Painting and Cycle Touring

‘A picture paints a thousand words.’

Not sure who said these immortal words but what better way to start my posts on cycle touring media equipment than with the second most old school of them all. After a pen and paper a tin of paints and a sketch pad has been the choice of explores and adventures for centuries. In today’s modern world when video and photos can be snapped in an instance it may seem there is no room for brushes, paints and pads in a cyclists panniers but in my experience this form or recording a journey is second to none. 

Paints

Watercolor paints are light weight, durable and cheap and by sitting down and recording a view you not only rest mind and body but also really look at a subject providing you with an insight a camera can never provide. You don’t have to paint a masterpiece, what you create is for your eyes alone, but by traveling with pad and paint you are joining a rich heritage of artistic nomads of which the Victorians were king.

In the early 19th century more and more artists took advantage of the opportunities for foreign travel, exploring new subjects in the landscape and cultures of other countries. 

Advances in travel technology meant artists could travel the world and paint, and with photography still in its infancy, many of the artistic interpretations that returned provided audiences back home with their only views of foreign lands. But as well as providing the public with exotic glimpses into another world these artists also provided scientists with visual examples of undiscovered plants, birds and other natural examples. Charles M. Russell’s dramatic paintings of the Midwest of America are some of my favorites as well as Edward Lear’s interpretations of the Middle East.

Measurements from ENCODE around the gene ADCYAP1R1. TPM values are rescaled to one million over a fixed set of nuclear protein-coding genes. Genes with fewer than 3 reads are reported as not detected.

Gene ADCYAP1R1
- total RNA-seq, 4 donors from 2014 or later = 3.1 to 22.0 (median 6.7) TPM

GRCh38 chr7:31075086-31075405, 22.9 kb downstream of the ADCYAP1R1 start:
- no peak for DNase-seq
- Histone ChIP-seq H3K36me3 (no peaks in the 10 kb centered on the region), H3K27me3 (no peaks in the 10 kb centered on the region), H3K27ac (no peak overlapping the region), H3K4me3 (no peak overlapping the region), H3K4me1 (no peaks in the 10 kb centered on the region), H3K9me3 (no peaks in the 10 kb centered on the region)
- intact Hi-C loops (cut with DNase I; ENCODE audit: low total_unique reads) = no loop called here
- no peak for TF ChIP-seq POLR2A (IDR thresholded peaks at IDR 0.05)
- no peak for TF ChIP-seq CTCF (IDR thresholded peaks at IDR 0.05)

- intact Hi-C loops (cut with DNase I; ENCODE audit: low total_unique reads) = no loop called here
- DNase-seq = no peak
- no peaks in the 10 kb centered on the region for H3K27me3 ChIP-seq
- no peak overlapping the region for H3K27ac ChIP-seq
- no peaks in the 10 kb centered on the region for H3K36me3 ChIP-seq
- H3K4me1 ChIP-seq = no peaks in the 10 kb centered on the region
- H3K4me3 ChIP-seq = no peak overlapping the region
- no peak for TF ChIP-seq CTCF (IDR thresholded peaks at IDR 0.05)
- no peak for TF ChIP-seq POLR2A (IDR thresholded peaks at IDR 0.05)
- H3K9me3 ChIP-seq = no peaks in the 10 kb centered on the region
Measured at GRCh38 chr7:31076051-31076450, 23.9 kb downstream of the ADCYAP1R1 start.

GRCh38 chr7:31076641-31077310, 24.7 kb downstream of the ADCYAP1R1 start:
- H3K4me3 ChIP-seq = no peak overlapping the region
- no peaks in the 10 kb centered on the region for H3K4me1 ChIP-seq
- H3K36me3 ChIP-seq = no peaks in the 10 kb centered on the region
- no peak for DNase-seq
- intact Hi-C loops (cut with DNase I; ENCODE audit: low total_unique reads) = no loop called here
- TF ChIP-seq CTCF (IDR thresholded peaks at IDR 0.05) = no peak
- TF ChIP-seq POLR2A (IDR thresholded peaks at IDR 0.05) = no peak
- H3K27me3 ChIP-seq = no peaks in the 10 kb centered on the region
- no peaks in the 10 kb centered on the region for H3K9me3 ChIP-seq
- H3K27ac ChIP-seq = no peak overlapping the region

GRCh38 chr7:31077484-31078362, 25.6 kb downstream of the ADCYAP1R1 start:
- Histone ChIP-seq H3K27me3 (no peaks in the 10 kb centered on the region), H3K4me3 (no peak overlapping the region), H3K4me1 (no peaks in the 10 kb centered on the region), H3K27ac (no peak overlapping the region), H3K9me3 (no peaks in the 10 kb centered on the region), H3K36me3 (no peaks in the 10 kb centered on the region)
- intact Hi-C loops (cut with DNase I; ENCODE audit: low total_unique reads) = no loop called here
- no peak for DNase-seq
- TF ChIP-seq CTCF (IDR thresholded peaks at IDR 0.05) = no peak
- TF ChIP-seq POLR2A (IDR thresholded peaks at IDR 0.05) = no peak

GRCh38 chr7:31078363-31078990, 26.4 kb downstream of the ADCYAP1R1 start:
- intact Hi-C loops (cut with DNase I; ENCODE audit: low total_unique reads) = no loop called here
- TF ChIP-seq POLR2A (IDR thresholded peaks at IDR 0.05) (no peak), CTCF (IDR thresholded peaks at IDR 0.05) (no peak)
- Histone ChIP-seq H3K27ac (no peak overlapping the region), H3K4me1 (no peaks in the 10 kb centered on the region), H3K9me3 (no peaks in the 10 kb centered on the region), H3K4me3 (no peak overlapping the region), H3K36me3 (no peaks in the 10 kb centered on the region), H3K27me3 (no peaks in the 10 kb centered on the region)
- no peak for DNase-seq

In todays modern world when video and photos can be snapped in an instance it may seem there is no room for brushes, paints and pads in a cyclists panniers but in my experience they more than make up for their space onboard. 

Mi336 

I’m not claiming to be even close to Lear and Russell, but at the end of a long day in the saddle there is nothing more calming and restful than sitting down and having a little doodle. You will also never be short of thank you presents for people who put you up and the picture you keep will provide you with a lifetime of memories.



This entry was posted on Sunday, August 16th, 2009 at 11:18 and is filed under Equipment, Planning, Travel. You can follow any responses to this entry through the RSS 2.0 feed or trackback from your own site. You can leave a response, or trackback from your own site.

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